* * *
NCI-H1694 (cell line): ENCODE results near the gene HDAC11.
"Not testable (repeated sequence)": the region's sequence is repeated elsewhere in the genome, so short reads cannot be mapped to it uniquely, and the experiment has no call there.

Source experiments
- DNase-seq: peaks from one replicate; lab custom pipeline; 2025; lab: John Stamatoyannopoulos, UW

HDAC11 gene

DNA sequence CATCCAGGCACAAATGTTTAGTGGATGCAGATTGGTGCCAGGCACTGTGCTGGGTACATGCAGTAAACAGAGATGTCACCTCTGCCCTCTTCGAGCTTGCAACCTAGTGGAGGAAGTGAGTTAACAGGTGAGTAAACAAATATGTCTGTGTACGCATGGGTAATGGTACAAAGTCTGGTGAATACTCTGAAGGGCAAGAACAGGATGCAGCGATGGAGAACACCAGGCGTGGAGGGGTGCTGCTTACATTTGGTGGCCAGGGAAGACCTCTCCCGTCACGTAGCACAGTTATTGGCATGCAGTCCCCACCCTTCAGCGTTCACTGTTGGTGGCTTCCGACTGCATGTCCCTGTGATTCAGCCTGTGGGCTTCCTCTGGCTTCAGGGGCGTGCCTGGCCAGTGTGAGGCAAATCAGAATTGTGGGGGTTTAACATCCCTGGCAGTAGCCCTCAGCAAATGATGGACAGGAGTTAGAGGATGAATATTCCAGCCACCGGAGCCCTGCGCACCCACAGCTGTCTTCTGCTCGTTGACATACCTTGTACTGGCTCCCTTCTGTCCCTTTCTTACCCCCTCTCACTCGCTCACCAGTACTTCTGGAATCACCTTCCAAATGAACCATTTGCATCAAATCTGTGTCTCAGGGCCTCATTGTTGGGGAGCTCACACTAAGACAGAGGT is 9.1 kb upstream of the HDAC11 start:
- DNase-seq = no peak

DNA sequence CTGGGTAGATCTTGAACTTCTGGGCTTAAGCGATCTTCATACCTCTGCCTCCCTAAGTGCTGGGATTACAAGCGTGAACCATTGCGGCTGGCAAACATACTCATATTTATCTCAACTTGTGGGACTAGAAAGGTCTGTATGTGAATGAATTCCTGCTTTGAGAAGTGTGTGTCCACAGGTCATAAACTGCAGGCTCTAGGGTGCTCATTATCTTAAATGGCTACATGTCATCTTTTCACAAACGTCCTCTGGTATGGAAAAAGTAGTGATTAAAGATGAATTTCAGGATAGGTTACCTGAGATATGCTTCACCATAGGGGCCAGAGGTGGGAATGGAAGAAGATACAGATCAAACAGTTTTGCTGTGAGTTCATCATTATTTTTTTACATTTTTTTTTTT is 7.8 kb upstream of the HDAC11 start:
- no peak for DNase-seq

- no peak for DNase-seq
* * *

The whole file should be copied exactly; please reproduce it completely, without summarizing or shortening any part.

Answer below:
NCI-H1694 (cell line): ENCODE results near the gene HDAC11.
"Not testable (repeated sequence)": the region's sequence is repeated elsewhere in the genome, so short reads cannot be mapped to it uniquely, and the experiment has no call there.

Source experiments
- DNase-seq: peaks from one replicate; lab custom pipeline; 2025; lab: John Stamatoyannopoulos, UW

HDAC11 gene

DNA sequence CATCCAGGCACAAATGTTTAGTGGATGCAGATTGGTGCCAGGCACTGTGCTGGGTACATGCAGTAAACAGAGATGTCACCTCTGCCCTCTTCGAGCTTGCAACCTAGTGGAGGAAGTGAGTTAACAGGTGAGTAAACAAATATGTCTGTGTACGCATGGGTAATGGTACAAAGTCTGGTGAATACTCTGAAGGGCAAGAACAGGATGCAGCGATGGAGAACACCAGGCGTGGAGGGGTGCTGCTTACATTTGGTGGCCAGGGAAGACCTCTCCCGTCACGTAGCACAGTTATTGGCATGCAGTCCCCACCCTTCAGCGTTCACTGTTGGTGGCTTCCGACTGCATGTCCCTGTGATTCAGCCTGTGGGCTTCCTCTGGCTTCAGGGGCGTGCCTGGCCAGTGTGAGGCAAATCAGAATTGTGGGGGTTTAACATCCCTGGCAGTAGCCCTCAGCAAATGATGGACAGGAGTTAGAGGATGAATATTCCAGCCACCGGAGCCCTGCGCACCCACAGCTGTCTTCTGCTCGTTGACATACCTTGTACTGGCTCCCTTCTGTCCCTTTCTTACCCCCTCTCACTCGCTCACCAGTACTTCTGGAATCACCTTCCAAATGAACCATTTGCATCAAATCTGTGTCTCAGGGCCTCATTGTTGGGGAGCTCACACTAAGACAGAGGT is 9.1 kb upstream of the HDAC11 start:
- DNase-seq = no peak

DNA sequence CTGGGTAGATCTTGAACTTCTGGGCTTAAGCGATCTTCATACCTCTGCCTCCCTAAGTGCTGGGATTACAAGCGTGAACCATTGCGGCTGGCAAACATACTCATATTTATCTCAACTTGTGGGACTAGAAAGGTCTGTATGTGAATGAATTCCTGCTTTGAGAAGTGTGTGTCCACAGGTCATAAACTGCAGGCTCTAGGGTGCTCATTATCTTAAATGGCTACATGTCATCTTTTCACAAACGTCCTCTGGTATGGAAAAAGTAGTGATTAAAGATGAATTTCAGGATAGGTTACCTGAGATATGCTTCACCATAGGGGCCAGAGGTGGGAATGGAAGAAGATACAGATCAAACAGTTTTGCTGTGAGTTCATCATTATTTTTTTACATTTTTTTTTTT is 7.8 kb upstream of the HDAC11 start:
- no peak for DNase-seq

- no peak for DNase-seq